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How Acceptance Can Help Depression

Learn to give your negative spells less power.

Olivier Le Moal/Shutterstock
Source: Olivier Le Moal/Shutterstock

Imagine you've been driving for hours and you’re losing focus. You might angrily berate yourself, “I’m always late. Everything always takes me too long” and push the pedal to 90 mph—so you’ll get there faster. A minute later your head is nodding, your eyes glazing over, and you're still behind the wheel.

Or you could pull into a rest stop. Then you could decide to let someone else drive, take a nap, or check into a motel, and accept you’ll be behind schedule.

The difference between those two reactions could be life or death. Before you can make a good choice, you need to accept that you’re too tired to keep driving.

Fighting weariness puts you on the most dangerous path.

The same logic applies to depression. When you’re depressed, everything feels exhausting. It’s hard to get out of bed or sleep, hard to eat (or hard to eat well), hard to talk and hard to listen, hard to work and hard to relax. You’re always fighting your emotional weariness. And you’re at risk of running your car into the road divider just so you can rest.

To make a better choice, you may need to first stop fighting. Acceptance of depression doesn’t mean you decide you love being depressed. It means you interrupt the cycle of pushing back. You listen to your body and accept you're tired. It’s like deciding to listen to your sister or child instead of stone-walling or punishing them.

There are skills to learn here that apply to all of us, even if we don't have depressive spells. One set of practices—acceptance and commitment therapy, or ACT—has scientific backing for depression as well as anxiety, pain, and addiction. In an early book on ACT, Get Out of Your Mind and Into Your Life, author Steven Hayes invites readers to first stop fighting their thoughts and next, reshape their lives to match their values. As a weary driver, you can adopt one of many techniques to defuse the thoughts “I’m always late. Everything always takes me too long,” so they're less powerful. And then you can remember that you value being a safe driver and don’t want to kill yourself or anyone else.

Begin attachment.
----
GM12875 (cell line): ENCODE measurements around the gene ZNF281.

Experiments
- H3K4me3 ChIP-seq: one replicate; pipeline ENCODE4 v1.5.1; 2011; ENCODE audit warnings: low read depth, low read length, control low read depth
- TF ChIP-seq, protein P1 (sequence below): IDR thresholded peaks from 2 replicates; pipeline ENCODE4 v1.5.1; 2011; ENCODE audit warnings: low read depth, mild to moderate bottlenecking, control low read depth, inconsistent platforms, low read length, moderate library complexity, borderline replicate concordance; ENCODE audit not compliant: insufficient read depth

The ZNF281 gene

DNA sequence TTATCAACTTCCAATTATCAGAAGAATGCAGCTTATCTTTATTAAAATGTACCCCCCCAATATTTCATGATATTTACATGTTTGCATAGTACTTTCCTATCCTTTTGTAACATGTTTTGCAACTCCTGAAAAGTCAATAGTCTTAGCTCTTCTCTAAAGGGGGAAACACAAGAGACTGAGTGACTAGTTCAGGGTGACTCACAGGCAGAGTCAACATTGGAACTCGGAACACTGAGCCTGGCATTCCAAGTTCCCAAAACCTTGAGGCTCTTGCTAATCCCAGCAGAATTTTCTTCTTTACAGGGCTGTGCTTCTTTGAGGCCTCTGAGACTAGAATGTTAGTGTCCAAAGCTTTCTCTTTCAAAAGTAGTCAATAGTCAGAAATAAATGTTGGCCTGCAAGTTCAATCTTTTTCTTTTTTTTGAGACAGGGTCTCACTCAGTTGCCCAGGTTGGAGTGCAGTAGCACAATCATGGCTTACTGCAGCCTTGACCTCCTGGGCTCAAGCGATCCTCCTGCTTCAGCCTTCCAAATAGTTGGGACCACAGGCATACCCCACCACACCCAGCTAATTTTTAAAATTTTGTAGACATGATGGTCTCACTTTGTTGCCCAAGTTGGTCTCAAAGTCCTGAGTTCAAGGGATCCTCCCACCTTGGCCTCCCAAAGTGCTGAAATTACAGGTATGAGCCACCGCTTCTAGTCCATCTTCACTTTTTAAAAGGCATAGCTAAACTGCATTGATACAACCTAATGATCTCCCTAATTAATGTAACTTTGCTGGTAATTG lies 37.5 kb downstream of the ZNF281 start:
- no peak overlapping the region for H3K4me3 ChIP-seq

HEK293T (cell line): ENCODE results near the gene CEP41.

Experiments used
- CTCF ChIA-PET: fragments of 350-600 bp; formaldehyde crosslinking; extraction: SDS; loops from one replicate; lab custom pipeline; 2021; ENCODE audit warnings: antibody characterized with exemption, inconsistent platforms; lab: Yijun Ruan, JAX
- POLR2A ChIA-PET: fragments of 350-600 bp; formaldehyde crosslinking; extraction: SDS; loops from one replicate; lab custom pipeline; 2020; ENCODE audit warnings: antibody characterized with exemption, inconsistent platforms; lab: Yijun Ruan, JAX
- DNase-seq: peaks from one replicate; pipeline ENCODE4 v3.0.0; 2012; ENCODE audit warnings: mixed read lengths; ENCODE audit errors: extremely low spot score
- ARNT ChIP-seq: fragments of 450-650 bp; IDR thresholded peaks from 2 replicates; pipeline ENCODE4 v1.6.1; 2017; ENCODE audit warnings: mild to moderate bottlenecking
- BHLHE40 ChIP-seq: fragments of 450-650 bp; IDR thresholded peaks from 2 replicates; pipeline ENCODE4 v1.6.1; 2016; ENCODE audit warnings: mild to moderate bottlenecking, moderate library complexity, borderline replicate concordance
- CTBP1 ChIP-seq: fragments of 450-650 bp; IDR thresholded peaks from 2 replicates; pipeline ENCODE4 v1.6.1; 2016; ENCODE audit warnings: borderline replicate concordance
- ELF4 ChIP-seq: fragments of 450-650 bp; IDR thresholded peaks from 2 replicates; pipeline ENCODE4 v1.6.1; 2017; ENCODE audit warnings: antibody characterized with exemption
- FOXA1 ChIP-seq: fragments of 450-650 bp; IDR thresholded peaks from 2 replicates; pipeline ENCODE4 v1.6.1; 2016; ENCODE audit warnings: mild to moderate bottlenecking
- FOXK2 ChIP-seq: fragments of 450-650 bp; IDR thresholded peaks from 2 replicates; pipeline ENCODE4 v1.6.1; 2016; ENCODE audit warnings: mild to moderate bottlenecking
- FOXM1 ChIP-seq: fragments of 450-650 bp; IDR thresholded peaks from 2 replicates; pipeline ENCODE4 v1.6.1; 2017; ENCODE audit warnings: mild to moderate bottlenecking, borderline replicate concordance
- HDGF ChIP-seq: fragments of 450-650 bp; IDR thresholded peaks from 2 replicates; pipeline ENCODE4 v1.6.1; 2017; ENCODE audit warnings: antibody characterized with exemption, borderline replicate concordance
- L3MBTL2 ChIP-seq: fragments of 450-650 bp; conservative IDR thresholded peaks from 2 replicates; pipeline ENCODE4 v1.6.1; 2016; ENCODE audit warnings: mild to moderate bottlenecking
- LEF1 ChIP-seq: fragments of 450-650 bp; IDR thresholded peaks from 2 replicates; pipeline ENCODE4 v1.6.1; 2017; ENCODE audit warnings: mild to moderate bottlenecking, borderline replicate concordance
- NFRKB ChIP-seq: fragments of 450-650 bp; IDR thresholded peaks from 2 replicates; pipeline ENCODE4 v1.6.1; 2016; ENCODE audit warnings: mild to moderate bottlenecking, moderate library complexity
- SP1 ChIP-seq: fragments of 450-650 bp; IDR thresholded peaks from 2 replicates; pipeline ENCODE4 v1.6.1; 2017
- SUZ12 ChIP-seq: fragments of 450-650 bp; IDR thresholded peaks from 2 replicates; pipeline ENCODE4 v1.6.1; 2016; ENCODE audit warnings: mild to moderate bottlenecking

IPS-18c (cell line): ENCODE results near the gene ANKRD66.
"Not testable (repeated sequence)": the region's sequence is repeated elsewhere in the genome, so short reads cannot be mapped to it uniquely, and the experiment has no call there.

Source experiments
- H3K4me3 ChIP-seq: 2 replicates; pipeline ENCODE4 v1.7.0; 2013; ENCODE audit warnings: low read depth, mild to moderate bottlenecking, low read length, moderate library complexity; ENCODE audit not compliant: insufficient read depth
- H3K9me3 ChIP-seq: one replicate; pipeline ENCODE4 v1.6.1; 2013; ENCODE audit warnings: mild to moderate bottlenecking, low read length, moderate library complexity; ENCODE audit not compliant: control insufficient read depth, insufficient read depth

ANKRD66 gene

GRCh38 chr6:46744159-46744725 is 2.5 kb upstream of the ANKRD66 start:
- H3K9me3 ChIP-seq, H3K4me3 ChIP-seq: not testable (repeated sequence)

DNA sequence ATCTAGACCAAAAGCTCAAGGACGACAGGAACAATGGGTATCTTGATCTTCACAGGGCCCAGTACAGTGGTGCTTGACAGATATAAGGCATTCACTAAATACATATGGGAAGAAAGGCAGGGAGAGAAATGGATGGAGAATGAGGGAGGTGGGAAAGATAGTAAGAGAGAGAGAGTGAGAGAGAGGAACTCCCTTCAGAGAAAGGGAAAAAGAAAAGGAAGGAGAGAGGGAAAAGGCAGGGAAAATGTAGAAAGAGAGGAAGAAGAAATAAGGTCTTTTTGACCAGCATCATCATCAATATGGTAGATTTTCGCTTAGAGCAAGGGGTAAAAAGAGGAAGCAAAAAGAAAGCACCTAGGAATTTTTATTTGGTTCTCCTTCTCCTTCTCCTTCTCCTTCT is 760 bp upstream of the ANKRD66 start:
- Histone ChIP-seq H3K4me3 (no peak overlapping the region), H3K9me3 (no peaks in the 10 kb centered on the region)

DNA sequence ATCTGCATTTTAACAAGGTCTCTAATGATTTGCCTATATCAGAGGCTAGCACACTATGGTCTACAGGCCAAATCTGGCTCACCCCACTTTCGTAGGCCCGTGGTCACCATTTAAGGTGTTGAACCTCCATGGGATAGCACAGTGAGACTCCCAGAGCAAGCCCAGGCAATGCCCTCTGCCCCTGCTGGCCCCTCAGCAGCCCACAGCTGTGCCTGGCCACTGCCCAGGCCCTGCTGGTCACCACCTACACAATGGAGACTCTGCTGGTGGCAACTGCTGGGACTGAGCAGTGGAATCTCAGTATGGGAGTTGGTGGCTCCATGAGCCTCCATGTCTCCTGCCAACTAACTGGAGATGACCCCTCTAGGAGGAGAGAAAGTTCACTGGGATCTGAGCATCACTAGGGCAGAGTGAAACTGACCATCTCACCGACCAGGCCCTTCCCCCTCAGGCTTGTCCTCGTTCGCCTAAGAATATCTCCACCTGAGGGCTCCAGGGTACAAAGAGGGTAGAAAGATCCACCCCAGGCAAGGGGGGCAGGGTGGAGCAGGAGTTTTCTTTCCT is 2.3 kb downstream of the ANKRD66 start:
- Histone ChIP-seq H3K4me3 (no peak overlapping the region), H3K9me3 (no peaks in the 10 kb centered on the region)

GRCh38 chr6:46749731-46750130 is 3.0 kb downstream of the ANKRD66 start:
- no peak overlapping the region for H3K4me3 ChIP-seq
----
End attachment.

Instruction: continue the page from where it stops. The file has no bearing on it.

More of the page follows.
In classic cognitive behavioral therapy, you learn how to catch punishing thoughts like “I’m always late” and replace them with a more useful response. You might think, "Time to figure out how long it will take to arrive and if I can last that long."

With ACT, you might sing “I’m always late,” as if you were Frank Sinatra, or shout “late, late, late, late,” or, like a graduate of a meditation class, say out loud “I’m noticing that I’m late and I’m tired.” In a 2015 review of 39 randomized controlled trials of ACT, the authors concluded that various ACT approaches did as well as classic CBT with depression.

In this video of a 2014 TedX talk, you can see the ACT concept applied to cravings for junk food and cigarettes.

Whether you seek out ACT training or more standard CBT, you can take several in-person sessions, work with a therapist online, or use workbooks. The trick will be practicing and remembering to apply the techniques even after you begin to feel better.

Biologist Chris Hart writes beautifully about how acceptance has helped him cope with his own periodic depressions. When you accept depression, he says, “You’re no longer worried about being happy, and stopping depression, and getting through your day, and pretending to be something you’re not. You’re instead only focused on getting through the next minute, or the next hour.” He can talk to himself more kindly. Instead of thinking “Gee Chris, just be f….king happy already, it’s not that f…king hard,” he thinks, “Chris, you’re going to be sad today, and be irritable, and that’s perfectly okay.” He remembers how his depression tends to progress from irritability, to sadness, emptiness, isolation, and paranoia. When he sees that big picture, he can interrupt the sequence earlier by taking action. Acceptance banishes shame and allows you to get help and help yourself.

A version of this story appears on Your Care Everywhere.

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